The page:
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Lecture 5

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Simone Walker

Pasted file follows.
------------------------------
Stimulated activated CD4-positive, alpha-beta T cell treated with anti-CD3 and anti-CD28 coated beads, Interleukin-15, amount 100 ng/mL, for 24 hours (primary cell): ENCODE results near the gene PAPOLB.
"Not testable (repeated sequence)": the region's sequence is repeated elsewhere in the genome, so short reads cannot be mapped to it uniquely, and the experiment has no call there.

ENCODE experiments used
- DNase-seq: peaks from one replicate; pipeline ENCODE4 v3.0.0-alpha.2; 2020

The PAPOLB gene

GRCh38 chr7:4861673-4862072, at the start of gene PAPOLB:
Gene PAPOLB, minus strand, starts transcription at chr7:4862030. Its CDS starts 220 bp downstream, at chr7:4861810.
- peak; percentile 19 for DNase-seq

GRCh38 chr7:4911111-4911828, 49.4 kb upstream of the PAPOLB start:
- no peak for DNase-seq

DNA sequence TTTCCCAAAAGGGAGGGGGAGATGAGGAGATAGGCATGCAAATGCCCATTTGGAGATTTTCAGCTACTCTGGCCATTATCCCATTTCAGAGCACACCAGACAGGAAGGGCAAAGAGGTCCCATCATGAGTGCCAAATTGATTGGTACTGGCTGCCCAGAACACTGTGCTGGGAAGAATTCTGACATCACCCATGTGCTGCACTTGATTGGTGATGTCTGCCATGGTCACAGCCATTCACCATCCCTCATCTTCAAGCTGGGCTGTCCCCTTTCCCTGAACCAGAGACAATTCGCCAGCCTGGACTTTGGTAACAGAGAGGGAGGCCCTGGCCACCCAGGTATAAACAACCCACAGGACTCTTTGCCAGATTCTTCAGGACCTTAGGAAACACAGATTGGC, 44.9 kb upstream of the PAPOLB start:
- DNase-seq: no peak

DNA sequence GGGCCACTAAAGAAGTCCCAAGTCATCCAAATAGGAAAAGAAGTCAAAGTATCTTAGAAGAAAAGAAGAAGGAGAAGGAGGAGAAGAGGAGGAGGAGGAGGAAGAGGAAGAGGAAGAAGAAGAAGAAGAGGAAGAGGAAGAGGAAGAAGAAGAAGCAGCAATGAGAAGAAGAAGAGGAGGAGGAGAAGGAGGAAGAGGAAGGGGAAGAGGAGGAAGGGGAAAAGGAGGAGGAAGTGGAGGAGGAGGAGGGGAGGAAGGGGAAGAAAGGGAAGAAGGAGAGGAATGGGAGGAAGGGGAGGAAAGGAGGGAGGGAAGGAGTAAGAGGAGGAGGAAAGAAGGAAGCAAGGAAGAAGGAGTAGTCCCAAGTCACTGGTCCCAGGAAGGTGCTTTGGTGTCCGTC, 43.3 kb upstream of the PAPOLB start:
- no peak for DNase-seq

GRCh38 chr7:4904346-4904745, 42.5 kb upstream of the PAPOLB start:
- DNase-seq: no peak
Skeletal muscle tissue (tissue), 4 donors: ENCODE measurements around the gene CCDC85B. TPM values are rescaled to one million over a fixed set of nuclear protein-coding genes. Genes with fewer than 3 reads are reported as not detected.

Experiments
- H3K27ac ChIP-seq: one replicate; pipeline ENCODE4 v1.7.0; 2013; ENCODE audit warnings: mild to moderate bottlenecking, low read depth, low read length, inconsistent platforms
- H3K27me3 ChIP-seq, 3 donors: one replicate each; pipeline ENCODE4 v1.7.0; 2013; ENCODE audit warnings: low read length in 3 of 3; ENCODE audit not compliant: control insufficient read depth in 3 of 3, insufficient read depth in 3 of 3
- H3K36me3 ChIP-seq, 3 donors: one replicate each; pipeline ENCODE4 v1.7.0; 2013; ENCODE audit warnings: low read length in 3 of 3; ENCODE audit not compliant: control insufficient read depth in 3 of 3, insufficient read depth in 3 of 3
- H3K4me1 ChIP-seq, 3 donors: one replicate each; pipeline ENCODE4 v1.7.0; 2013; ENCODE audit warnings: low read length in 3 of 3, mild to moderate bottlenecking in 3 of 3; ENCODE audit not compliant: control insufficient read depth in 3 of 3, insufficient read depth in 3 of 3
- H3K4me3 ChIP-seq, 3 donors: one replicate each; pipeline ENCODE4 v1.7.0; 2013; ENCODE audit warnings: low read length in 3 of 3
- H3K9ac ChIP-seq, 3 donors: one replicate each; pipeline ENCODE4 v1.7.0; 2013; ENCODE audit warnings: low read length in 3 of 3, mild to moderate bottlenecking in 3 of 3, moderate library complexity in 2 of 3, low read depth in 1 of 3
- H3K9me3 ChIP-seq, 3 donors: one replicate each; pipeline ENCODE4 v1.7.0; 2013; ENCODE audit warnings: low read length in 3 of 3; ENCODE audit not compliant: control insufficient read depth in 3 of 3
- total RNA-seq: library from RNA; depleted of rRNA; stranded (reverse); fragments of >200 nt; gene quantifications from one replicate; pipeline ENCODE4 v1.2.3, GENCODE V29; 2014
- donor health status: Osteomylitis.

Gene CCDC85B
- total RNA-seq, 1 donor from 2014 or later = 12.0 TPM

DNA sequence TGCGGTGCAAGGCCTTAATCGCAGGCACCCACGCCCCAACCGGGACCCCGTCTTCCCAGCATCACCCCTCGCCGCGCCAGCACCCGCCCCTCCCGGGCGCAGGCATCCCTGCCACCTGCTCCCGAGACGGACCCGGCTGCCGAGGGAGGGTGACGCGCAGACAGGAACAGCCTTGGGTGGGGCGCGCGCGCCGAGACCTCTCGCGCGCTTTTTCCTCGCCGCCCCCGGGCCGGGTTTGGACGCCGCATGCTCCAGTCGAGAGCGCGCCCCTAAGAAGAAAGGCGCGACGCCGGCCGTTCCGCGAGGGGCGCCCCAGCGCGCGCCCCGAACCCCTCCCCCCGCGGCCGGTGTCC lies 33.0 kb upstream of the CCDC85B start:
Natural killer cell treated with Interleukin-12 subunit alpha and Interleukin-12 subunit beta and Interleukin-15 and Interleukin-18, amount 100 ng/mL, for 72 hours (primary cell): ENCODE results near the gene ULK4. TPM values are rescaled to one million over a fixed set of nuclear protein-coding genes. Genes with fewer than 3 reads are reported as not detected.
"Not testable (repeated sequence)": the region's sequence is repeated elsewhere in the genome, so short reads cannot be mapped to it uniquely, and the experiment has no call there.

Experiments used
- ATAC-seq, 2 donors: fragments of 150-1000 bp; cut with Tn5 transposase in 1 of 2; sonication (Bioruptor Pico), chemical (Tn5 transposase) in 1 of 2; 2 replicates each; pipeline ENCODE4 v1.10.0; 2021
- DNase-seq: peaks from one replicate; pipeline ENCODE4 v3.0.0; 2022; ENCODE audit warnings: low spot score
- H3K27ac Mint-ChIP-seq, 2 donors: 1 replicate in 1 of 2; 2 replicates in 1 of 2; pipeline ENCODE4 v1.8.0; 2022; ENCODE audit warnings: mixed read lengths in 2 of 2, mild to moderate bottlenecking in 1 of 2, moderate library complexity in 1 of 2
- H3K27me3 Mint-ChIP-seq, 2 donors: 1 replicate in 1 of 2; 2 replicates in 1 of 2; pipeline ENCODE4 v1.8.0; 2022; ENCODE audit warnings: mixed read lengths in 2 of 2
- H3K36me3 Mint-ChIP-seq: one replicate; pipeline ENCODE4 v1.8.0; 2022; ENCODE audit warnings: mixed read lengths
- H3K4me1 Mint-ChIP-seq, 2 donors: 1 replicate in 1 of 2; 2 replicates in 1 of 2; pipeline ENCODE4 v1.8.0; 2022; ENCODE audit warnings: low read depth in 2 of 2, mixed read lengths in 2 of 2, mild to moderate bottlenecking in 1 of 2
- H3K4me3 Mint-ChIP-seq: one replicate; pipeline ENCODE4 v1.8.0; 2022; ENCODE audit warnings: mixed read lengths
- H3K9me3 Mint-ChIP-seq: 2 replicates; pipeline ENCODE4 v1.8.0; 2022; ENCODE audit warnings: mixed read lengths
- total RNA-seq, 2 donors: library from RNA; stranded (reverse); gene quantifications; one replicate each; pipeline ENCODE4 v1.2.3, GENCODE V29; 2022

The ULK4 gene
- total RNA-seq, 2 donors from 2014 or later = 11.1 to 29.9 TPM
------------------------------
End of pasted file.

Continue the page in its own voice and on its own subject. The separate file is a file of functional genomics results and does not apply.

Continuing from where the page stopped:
1 Psy321-Lecture 5- February 14, 2014 Culture & Emotion • Simone Walker, PhD • February14, 2014 Lecture Outline • What are emotions? • Universality of emotions • Basic emotions • Culture & regulation of basic emotions • Culture & emotional experience • Culture & values, concepts, beliefs, attitudes about emotion - Consider the Ilongot of the Northern Philippines. They have an emotion called the “liget” which closest translates to anger, passion, energy. Liget is the key aspect of their life. What Are Emotions? • Transient, neurophysiological reactions to events that have consequences for our welfare, and require an immediate behavioural response. So they are more than just feelings. Mood tends to be longer lasting than emotion. • Encompass… • Feelings • Physiological reactions. For example, racing heart or sweaty palm. • Expressive behaviours. For example, facial expressions. • Behavioural intentions • Cognitive changes. We also have several theories of emotion….there are two very influential theories…in fact most other theories have arisen from their theories: James-Lange Theory • Emotions • Emotions are bodily response to stimuli in the environment • Prepares us for action • The bodily responses is the fear • Each emotion associated with different physiological sensation • Ex. Embarrassment and blood rushing to the face. • Ex. Fear and pounding of the heart. Fear IS the pounding of the heart. Two-Factor Theory • Emotions • Interpretation of bodily responses • He believed that autonomic system is just too slow to be producing complex emotions. 2 • He believed they do involve bodily sensations but also involved person’s interpretation of the bodily responses. • Ex. Stanley Schacter & Jerome Singer • Interpretation of physiological arousal • Ex. Fear versus Love. We use different cues in the situation to help us interpret our bodily sensations. You might have the same pounding heart even when you are with a very attractive partner rather than just being in a stressful situation. So same bodily sensations in fear and in love but different interpretations. • Experiment procedure: They told subjects they were testing the effects of a vitamin supplement on vision. Some subjects received an injection of epinephrine, a drug that stimulates the sympathetic nervous system. if you covertly induce a physiological change in a subject, will theys cognitively assign an emotional state to their bodies' heightened arousal when they have no apparent causal reason for their bodily changes? However, if the person does have a causal reason (i.e., they know they are receiving a drug) then they can rationalize the experience and won't have an emotional reaction. In other words, does a person react emotionally only when he experiences physiological changes? - Placebo: given a placebo and were told that this wont have any effect on your arousal - Epinephrine-informed: given epinephrine and told that this will increase arousal - Epinephrine-uninformed: epinephrine given but not told what it was - Epinephrine-misinformed: epinephrine given but was misinformed that it would make them feel numb, itchy, and give them a headache. - After the epinephrine injections, they manipulated the emotional "fuel" of the subjects by putting them in a room with a confederate that 1. behaved euphorically (shooting paper wads into trash can, making paper airplanes) and 2. behaved angrily (becomes increasingly angry over filling out an insulting questionnaire). - They were asked what emotion they were feeling? And how strong the emotion was? Observers were also watching the participants and coding their behavior. EUPHORIA ANGER PLACEBO (true: no effect Relatively little euphoria (no Relatively little anger (no on arousal) arousal) arousal) EPINEPHRINE- Relatively little euphoria Relatively little anger INFORMED (true: (arousal attributed to (arousal attributed to increase arousal) injection) injection) EPINEPHRINE- Much euphoria (arousal Much anger (arousal UNINFORMED (false: no attributed to situation) attributed to situation) effect on arousal) EPINEPHRINE- Most euphoria (arousal X- didn’t run this condition MISINFORMED (false: attributed to situation) decrease arousal) Results: - Physiologically, the epinephrine had the desired effect of raising heart rate and subject 3 ratings of tremors and palpitations vs the placebo. Also, the misinformed people didn't experience any sympathetic symptoms of headaches or itchiness (compared to other groups). - In the euphoria condition, it was clear that "subjects were more susceptible to the stooge's mood and consequently more euphoric when they had no explanation of their own bodily states than when they did." The ranking was (low euphoria to high): Based on behavior observations they found the same results and rankings.isinformed. - In the anger condition, the self-report data was suspect because the student's didn't want to express anger to the experimenter about participating in the test (i.e., they wanted to do more tests in the future!). But based on behavior scores, people who were ignorant of the effects were much angrier than those informed and the placebo. Discussions: - From the results it seems clear that people will assign an emotion to a physiological change based on the available emotions in the social situation. What Are Emotions? • Other theories • Appraisal theories • Judgements/evaluations of events, occurrences, situations • Ex. Relevant to survival • Action tendencies • Set of specific behavioural responses • James-Lange Theory • Emotions have an evolutionary origin • Those ancestors that had genes for experience, recognition and expression of emotion were more likely to survive. • Action with minimal conscious thinking or deliberation • Ex. Disgust. Those of our ancestors who after eating food that was contaminated, if they could feel disgust and express it, it shows other that they shouldn’t eat that food so those people will be likely to survive if they can recognize the emotion of disgust. • Ex. Fear • Emotions are universal because we share the same genes no matter what culture you are from. • Two-Factor Theory • Emotions are grounded in the belief systems that shape our interpretations • Interpretations are learned through socializations. • Influenced by culture • Cultural variation in emotions so not universal. - Both of these theories are right! Universality of Emotion • Same facial musculature exists in newborns and adults • Fully functional at birth • Early in life humans show ability to generate discrete facial expressions and as they infant develops, these expression become more and more similar to expressions that adults convey. 4 • Ex. Human infants and adults • High similarity between facial expressions of congenitally blind and sighted individuals • Charles Darwin (1872/1965) • Humans and other primates share a common ancestor and because emotions are biologically based, we should see the same expressions of emotions in other primates. • Examined facial expressions of closest relatives • Striking similarities in expressions produced by chimpanzees and humans for some emotions • Ekman and Friesen (1971) • Took photographs of people portraying 6 universally recognizable emotions • Chose the final set based on those most easily recognized by Americans • Showed set to individuals in Brazil, Argentina, Chile, Japan, US • Participants were asked to select emotion term that best matches the emotion portrayed in photograph • Success rate due to guessing: 16.7% • Actual success rate: 80% - 90% which are very high for chance. So across those 5 cultures they were able to determine the emotions accurately. • But all 5 cultures… • were industrialized, literate, and relatively modern • The cultures are probably very similar to each other…so not enough power to detect differences. • Learned how to interpret expressions in photographs • shared mass media • Ex. Butch Cassidy and the Sundance Kid. These movies were shown in theatres in all five countries. • Ekman, Sorenson, & Friesen (1969) • Preliterate Fore of the inner highlands of New Guinea • Never seen movies or magazines, didn’t speak English or any other language influenced by a Western tongue, never worked for Westerner…so very little exposure to western culture. If this culture was to recognize emotions the same way as the westerners, then that would show universality. • Select a story that best described a facial expression • They found that there was a high degree of similarity in judgments of posed expressions. • Imagine how you would feel and make the corresponding facial expression in different situations. So they were asked to make facial expressions for the following scenarios. • Ex. “your friend has come and you are happy”, “your child had has been ling there for a long time”.ght”, “you see a dead pig that • Again, a high degree of similarity in the expressions produced • emotions and showed them to westerners and asked them to judge theessing emotion and found that they were accurate at describing the emotions. • Six basic emotions. The first six are the basic emotions that showed to be universal. They have a very distinct facial expression. • Happiness • Anger • Fear • Surprise 5 • Sadness • Disgust • Contempt Universality of Basic Emotions • Physiological responses • Prepare the body to engage in activity in response to emotional stimuli • Subjective emotional experience. How we subjectively experience six emotions. So anger is associated with same subjected feeling. • Coherence among emotion response systems. Looks at what is the relationship between aspects of different emotions. So what happens to face when you feel angry? • Emotion antecedents. Antecedents are triggers of emotions. • Ex. Happiness and relationships with friends, achievement. People are likely to feel happiness across cultures when they think about friends and achievements. • Ex. Sadness and relationships, death • Emotional appraisal processes: • Happiness: goal attainment or accomplishment • Anger: goal obstruction • Sadness: loss of a loved one or object • Disgust: contamination • Fear: threat to physical well-being or psychological well being • Surprise: new or novel objects • Contempt: moral superiority • Biologically based and genetically encoded • Shared with other animals • Panculturally experienced, triggered • Unique physiological signatures • Identifiable via discrete, universally recognized facial expressions • Allow us to adapt, respond, and with social and physical environment Cultural Regulation of Basic Emotions • Culture influences core, biologically-based emotion system to: • Regulate emotion. So culture is what allows us to experience and express emotion that is culturally and socially appropriate. • Coordinate social behaviour. Cultures influences in how we coordinate activities of people. • Two types of cultural influence • Front-end calibration • Back-end calibration Front-End Calibration • How culture influences how we respond to certain events. • Biologically-based core emotions system is flexible because it allows us to adapt to different context and different events that stem from culture. • Adaptation to different contexts and events • Emotion antecedents 6 • Ex. Scherer (1997b). Certain types of events are more important triggers for emotions. • More important for Americans vs. Japanese • Happiness: body-centered “basic pleasures” are more of a trigger of happiness for Americans than Japanese where there is more focus on the individual. • Sadness: death of family members is more important trigger of sadness among Americans than Japanese. • Emotion appraisals. Cultural variations in emotional appraisals. • Ex. Americans • Attribute joy, fear, shame, sadness to others • Japanese • Attribute sadness to themselves, and attribute joy, fear, and shame to fate. Back-End Calibration • Cultural display rules • For example, certain Arab c